The World Health Organization (WHO) has officially recognized burnout as a medical condition, adding it to the International Classification of Diseases. According to the WHO, burnout is simply “chronic workplace stress that has not been successfully managed.” The result? Less energy, less positivity, and less success.
In addition to concerns about burnout among employees, there has been a rise in awareness about the stress of being an entrepreneur. Inc. magazine released an article, “The Psychological Price of Entrepreneurship”, which states, “it’s time to be honest about how brutal [building a company] is—and the price some founders secretly pay.” The recognition of the problems caused by workplace stress and burnout is heartening, but the real challenge is finding a cure. That’s precisely what we’ve been doing for years.
Most of the advice about dealing with workplace stress, like “take a vacation,” “play harder,” or “bring a pet to work” only offers temporary relief. These interventions address the symptoms of stress but do little, if anything, to get at the root cause of the problem. Taking a vacation from a job that’s killing you then going back to the same crushing stress you just escaped for a couple weeks is no solution. Having a job where you thrive, that you’re excited to get back to after the vacation—that’s the solution.
In working with our clients, we’ve consistently seen that when people are required to work against their instinctive strengths they report higher levels of stress, miss more work, and ultimately are more likely to quit or be fired. Giving them more money and more perks (free food and drinks, cool break rooms, more vacation, stand-up desks) only delays the inevitable.
The long-term solution is creating alignment between a person’s conative strengths and the demands of the job. For example, Counter-acting Follow Thrus, who thrive when tasks are open-ended, flexible and avoid intricate procedures, will be stressed-out if their job requires creating structure, processes, and bringing one project at a time to closure before working on anything else. The solution for stress like this is to identify that this mis-match is causing the stress, and then finding the best ways to reorganize the job, without sacrificing the expectations of getting done what needs to get done.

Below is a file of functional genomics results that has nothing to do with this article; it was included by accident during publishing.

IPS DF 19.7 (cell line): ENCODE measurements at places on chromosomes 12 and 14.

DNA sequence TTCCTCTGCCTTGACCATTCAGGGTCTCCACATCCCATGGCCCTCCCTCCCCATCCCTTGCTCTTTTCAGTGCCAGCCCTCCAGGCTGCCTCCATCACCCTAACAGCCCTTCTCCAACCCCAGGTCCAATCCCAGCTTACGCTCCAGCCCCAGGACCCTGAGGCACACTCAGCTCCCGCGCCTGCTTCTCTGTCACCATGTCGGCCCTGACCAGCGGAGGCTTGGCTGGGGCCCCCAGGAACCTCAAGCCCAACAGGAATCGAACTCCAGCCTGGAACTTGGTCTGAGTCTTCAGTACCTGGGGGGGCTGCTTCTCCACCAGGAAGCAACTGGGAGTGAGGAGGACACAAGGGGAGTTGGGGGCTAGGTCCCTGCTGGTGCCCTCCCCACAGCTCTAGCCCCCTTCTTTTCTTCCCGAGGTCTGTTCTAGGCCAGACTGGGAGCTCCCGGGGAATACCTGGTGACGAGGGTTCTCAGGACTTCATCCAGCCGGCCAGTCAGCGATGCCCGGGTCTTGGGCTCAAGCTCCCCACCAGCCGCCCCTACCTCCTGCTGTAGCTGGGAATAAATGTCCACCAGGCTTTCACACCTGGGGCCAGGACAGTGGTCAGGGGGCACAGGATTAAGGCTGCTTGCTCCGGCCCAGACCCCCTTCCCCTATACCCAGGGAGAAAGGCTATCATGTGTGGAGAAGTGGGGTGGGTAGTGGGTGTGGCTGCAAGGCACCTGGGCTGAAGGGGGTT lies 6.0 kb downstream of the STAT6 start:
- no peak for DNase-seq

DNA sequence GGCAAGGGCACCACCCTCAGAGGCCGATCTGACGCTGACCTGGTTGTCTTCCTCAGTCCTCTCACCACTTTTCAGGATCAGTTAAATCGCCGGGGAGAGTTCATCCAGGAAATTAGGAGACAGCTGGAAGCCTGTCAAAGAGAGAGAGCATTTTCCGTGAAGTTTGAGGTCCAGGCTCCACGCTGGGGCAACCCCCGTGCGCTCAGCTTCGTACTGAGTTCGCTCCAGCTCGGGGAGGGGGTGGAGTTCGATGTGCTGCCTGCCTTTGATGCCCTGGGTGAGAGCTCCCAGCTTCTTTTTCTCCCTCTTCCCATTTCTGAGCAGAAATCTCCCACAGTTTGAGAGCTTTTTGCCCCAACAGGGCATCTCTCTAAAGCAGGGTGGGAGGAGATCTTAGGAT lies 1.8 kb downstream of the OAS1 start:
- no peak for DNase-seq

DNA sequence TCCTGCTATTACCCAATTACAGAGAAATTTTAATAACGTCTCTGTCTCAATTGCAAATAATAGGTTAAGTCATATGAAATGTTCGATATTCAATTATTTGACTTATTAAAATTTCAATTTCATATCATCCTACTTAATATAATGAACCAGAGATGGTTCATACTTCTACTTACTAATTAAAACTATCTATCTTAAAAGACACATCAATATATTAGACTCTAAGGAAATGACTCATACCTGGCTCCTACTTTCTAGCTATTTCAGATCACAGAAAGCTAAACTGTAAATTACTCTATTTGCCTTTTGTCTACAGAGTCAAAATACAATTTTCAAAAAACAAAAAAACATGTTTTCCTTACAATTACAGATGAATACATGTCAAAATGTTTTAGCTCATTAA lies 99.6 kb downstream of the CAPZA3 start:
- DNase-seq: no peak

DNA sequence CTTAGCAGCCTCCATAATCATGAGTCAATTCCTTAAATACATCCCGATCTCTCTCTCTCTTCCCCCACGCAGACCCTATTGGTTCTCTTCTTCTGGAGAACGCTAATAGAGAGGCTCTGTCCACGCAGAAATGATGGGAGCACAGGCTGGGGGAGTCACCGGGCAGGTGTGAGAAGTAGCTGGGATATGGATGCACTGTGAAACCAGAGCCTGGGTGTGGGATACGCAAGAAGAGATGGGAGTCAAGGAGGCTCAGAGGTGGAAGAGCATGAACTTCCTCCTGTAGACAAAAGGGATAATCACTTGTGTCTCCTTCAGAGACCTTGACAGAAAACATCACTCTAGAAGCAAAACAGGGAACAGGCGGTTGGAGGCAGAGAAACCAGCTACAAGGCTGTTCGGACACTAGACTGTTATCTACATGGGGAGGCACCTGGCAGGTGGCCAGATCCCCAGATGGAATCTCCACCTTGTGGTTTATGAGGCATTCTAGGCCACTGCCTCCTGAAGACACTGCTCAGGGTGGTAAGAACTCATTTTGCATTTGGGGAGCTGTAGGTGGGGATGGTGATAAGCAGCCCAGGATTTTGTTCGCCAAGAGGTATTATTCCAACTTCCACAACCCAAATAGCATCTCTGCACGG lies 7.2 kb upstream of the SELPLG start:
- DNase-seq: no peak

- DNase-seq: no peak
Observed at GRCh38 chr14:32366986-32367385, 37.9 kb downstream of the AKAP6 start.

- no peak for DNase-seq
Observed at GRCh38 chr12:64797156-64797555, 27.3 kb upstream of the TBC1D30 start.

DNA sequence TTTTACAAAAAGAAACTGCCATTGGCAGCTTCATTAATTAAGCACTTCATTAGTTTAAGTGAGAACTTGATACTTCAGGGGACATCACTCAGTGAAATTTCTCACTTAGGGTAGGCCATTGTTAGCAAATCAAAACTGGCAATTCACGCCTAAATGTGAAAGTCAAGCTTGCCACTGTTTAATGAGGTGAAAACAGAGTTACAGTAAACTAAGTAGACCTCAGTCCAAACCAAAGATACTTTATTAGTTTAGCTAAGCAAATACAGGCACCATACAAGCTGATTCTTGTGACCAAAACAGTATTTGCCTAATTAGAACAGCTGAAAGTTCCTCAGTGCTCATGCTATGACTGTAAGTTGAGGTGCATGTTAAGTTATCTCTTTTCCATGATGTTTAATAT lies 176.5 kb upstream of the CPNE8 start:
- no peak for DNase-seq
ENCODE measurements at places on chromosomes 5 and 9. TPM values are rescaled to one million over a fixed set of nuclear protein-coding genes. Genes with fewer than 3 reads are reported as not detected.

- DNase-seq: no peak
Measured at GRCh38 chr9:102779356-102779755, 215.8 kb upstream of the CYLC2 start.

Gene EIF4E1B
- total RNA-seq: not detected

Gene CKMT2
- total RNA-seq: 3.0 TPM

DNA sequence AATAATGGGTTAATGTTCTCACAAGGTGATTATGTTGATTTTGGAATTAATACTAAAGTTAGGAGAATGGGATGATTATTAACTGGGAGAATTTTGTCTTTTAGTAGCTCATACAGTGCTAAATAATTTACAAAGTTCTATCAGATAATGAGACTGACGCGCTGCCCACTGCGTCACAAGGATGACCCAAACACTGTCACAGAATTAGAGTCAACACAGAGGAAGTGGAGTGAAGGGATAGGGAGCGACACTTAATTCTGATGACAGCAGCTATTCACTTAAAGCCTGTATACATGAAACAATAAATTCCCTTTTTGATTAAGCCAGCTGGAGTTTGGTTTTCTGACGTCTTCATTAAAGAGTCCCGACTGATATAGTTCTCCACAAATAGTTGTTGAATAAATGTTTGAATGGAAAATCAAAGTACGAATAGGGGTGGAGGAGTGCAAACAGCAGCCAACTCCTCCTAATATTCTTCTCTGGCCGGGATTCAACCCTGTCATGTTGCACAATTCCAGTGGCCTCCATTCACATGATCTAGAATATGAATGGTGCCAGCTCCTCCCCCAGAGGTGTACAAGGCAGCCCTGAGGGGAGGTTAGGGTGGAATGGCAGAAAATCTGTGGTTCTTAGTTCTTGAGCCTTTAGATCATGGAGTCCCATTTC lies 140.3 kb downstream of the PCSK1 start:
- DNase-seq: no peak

The quickest way to spot conative mismatches in the workplace is to compare a person’s Kolbe A™ Index results with the Kolbe B™ Index result for their job. The Kolbe B Index identifies the current expectations for how your job needs to get done. Where there’s a significant gap between your strengths (the Kolbe A) and your job requirements (the Kolbe B), job stress arises. Use this Stress Buster Pack to help identify sources of stress and develop strategies to overcome them.
That’s only the diagnosis. The cure is a combination of changing the job and learning ways to minimize the stress of the parts of a job that can’t change and are still not a great fit for you.
Yes, sometimes the solution is changing jobs entirely (quitting one and starting another), but more often it’s less dramatic: shifting some responsibilities; teaming with another person who has complementary strengths; focusing on results and allowing flexibility in terms of process.
Another part of the solution is understanding that we all have to do some things that aren’t a perfect fit for our strengths. By all means, work to align your strengths to your job first. But when you have to do things that aren’t a great fit (and that could be in your personal life in addition to your professional one), be ready with techniques to minimize the frustration and burnout that can arise: tackle those tasks first thing in your day when you still have energy; set a time limit so you can get back to more productive tasks before you’ve lost all patience; give yourself permission (where appropriate) to create an 80-90% solution rather than insisting on 100% perfection.
The point is, there are solutions. Take your Kolbe A and a Kolbe B Index on your job. Read Kathy Kolbe’s book Powered By Instinct, which gives five rules for trusting your gut. Don’t be satisfied with a two-week vacation followed by months of stress. Strive for a job you love so much you’re excited to return to it after a well-earned break.